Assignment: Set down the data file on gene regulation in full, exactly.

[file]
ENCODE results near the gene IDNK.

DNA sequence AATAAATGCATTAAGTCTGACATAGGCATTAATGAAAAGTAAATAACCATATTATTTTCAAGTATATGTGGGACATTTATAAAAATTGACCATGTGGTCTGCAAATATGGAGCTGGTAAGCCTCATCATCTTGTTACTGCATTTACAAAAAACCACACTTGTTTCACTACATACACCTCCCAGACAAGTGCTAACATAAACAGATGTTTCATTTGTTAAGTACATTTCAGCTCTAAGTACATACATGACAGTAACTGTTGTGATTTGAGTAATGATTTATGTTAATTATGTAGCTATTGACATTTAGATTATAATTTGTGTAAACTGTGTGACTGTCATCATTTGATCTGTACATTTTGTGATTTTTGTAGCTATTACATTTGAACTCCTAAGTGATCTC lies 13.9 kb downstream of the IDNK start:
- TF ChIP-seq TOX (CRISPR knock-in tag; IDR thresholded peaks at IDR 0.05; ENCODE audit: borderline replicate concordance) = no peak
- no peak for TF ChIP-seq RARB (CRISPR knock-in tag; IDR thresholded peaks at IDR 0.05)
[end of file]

ENCODE results near the gene IDNK.

DNA sequence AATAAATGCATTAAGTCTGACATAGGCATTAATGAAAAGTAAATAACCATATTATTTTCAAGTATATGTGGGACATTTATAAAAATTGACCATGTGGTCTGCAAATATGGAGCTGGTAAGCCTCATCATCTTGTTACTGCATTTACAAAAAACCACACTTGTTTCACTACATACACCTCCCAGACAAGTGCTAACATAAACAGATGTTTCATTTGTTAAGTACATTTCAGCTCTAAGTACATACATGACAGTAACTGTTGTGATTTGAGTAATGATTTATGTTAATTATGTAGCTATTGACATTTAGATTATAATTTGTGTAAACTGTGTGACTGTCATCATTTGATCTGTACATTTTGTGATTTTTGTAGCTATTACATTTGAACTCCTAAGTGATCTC lies 13.9 kb downstream of the IDNK start:
- TF ChIP-seq TOX (CRISPR knock-in tag; IDR thresholded peaks at IDR 0.05; ENCODE audit: borderline replicate concordance) = no peak
- no peak for TF ChIP-seq RARB (CRISPR knock-in tag; IDR thresholded peaks at IDR 0.05)